SALT - Wednesday, Rosh Chodesh 30 Nisan 5777 - April 26, 2017

  • Rav David Silverberg

Commenting to the beginning of Parashat Metzora, the Midrash (Vayikra Rabba (16:2) famously tells of a peddler who traveled about through several towns announcing that he was selling “life-giving potion.”  Rabbi Yannai heard the announcement from the attic where he sat and studied, and he invited the merchant to his home to show him the valuable merchandise that he was advertising.  The peddler opened a Sefer Tehillim and pointed to the verses (34:13-15), “Who is the man who desires life, who loves [his] days in which to behold goodness?  Guard your tongue from evil, and your lips from speaking deceit…”

Upon seeing the peddler’s “merchandise,” Rabbi Yannai exclaimed, “All my life I have read this verse, but I did not know its meaning, until this peddler came along.”  Many writers and darshanim addressed the question of why the admonition to “guard your tongue from evil” is “life-giving potion,” and what new insight into the verse was revealed to Rabbi Yannai by this merchant.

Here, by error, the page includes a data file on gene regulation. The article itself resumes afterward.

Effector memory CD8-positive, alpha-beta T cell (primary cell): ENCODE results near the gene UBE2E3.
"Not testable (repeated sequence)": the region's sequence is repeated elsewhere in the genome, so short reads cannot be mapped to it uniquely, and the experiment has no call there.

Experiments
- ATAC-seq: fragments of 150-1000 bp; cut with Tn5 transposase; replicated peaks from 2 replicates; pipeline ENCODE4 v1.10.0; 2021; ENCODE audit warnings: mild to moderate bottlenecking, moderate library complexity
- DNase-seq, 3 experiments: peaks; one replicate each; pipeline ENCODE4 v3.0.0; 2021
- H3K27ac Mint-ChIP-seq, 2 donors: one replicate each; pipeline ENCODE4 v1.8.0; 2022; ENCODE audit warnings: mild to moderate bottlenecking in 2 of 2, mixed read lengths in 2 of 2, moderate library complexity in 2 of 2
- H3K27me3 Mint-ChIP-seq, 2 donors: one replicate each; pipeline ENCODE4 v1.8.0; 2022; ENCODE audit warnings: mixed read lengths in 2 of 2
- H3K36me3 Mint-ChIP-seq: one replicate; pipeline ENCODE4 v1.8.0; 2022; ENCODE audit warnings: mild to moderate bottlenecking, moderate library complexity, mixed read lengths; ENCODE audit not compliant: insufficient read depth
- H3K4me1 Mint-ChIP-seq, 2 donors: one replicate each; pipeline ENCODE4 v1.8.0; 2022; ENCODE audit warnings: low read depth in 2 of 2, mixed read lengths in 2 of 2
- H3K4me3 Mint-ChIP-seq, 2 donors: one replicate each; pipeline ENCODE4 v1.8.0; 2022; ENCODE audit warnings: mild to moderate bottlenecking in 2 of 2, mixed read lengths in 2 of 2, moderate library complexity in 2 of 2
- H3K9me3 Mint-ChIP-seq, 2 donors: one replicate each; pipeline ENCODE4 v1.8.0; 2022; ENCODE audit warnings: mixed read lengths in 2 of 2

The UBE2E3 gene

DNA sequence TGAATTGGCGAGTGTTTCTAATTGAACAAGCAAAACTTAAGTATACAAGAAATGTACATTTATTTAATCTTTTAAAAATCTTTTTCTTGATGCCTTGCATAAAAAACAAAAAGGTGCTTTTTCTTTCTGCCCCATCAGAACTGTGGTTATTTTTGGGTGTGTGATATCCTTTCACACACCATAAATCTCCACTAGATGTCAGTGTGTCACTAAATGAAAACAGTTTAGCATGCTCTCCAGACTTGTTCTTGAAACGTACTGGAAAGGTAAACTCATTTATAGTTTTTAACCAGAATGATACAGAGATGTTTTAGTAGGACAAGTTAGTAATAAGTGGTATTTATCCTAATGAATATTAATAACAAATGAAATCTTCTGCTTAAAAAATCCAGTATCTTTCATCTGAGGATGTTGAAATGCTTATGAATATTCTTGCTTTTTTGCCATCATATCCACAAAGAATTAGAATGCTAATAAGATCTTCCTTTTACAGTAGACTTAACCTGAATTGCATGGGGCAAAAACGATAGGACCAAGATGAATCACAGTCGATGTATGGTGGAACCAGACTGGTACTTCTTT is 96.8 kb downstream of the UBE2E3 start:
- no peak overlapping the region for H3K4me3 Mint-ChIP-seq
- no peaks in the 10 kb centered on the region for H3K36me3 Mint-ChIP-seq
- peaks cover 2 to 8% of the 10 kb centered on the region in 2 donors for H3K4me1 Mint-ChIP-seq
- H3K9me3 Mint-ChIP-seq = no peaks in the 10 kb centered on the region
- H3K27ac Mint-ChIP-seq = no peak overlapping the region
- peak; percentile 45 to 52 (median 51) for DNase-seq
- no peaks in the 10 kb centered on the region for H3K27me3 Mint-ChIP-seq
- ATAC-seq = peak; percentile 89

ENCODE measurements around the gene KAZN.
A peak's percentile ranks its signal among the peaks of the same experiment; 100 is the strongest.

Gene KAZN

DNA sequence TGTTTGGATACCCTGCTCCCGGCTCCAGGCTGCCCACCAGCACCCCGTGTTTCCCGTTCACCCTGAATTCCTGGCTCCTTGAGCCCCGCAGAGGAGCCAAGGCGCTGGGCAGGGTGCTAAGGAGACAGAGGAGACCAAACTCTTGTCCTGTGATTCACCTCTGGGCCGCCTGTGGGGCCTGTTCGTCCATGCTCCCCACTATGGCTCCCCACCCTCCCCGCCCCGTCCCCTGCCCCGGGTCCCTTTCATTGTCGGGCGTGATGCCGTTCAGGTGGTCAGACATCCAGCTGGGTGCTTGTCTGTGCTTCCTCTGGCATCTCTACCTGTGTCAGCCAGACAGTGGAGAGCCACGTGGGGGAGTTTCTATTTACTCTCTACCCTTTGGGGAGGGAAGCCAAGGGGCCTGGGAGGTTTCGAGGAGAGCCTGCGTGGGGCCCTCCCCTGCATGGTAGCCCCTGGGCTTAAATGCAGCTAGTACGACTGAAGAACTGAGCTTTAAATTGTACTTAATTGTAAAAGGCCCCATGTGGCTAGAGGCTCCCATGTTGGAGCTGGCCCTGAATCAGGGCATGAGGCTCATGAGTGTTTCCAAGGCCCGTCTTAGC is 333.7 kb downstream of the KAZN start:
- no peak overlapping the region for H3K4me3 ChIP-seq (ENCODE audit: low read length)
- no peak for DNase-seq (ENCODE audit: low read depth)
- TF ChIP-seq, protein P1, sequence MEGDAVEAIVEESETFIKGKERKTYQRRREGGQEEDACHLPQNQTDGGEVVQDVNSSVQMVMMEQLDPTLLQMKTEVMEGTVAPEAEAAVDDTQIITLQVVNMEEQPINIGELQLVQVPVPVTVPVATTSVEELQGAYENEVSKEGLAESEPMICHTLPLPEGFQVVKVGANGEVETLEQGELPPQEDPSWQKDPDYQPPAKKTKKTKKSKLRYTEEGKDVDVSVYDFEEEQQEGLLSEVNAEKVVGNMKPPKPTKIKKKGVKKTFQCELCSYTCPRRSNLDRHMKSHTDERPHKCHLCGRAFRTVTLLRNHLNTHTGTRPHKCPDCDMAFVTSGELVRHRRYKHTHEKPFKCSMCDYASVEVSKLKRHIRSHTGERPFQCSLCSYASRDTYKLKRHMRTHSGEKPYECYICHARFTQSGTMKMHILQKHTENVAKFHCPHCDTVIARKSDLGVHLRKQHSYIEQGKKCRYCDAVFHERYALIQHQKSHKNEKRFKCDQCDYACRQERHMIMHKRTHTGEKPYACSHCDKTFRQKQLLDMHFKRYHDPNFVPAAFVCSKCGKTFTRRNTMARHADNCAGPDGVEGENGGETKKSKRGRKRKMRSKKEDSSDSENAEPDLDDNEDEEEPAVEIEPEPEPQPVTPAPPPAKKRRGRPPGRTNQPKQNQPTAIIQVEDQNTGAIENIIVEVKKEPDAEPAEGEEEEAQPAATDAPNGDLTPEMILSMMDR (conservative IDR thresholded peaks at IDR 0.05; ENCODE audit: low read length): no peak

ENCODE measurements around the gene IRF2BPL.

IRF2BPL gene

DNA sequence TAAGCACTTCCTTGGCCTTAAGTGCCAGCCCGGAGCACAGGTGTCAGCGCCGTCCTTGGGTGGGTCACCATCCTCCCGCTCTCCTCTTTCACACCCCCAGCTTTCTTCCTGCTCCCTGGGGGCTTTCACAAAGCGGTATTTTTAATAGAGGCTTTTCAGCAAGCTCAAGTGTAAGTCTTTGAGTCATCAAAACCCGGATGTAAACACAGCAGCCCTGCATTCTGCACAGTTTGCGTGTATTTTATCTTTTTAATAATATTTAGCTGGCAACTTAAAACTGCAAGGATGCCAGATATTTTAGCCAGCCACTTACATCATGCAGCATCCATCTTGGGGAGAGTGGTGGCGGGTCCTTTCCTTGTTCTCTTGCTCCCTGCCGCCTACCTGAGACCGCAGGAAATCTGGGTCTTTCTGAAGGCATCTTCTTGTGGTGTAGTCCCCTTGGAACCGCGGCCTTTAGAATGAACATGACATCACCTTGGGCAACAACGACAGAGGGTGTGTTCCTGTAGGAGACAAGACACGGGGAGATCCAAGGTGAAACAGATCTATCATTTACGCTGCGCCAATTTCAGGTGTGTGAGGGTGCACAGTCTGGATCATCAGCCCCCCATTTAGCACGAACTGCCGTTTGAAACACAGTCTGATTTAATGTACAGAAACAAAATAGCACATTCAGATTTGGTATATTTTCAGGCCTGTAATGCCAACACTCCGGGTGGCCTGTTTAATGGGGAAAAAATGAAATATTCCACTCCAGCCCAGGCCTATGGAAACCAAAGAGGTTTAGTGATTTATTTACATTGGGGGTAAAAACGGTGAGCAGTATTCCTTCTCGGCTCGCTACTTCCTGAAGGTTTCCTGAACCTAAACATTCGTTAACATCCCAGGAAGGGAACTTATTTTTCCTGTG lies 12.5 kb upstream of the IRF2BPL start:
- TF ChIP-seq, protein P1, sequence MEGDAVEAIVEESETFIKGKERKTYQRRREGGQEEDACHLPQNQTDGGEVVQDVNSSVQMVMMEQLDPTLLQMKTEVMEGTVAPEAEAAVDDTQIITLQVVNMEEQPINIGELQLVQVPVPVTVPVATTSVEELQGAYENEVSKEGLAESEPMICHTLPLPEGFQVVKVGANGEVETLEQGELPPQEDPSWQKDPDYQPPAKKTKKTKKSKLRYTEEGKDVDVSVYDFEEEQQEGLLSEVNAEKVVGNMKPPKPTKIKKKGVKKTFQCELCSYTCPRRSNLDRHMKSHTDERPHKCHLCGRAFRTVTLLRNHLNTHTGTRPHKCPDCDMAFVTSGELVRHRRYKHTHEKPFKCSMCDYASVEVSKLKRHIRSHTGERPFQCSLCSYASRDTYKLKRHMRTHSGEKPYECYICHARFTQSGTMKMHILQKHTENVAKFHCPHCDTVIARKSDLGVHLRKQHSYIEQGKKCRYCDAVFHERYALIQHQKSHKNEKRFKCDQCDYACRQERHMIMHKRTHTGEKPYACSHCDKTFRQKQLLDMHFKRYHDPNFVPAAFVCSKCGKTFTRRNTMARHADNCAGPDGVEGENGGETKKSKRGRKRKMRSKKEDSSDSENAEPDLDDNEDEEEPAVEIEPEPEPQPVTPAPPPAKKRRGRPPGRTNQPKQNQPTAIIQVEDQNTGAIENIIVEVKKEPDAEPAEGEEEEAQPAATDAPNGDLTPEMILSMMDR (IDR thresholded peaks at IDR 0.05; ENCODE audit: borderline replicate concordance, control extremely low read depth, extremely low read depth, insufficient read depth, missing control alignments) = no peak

The Klausenberger Rebbe explained that lashon ha-ra, indulging in the dissemination of negative information about other people, blinds a person to his own faults and shortcomings.  As long as we focus our attention on the failings of others, we will pay little or no attention to our own failings.  And thus the “life-giving potion,” the first, indispensable step we need to take if we seek to live our lives properly, in accordance with God’s will, is “guard your tongue from evil.”  We must turn our focus and attention away from the faults of other people and direct our minds inward, towards improving ourselves.  This is the deeper meaning of the verses that Rabbi Yannai learned from this merchant.  He learned that avoiding negative speech about others is the cure for our blindness, our inability to see our own faults and identify the areas of our behavior that require improvement.  Once we cure this ill, we are then in a position to find our other ills and treat them, so we can live the kind of noble and meaningful lives that we are meant to live.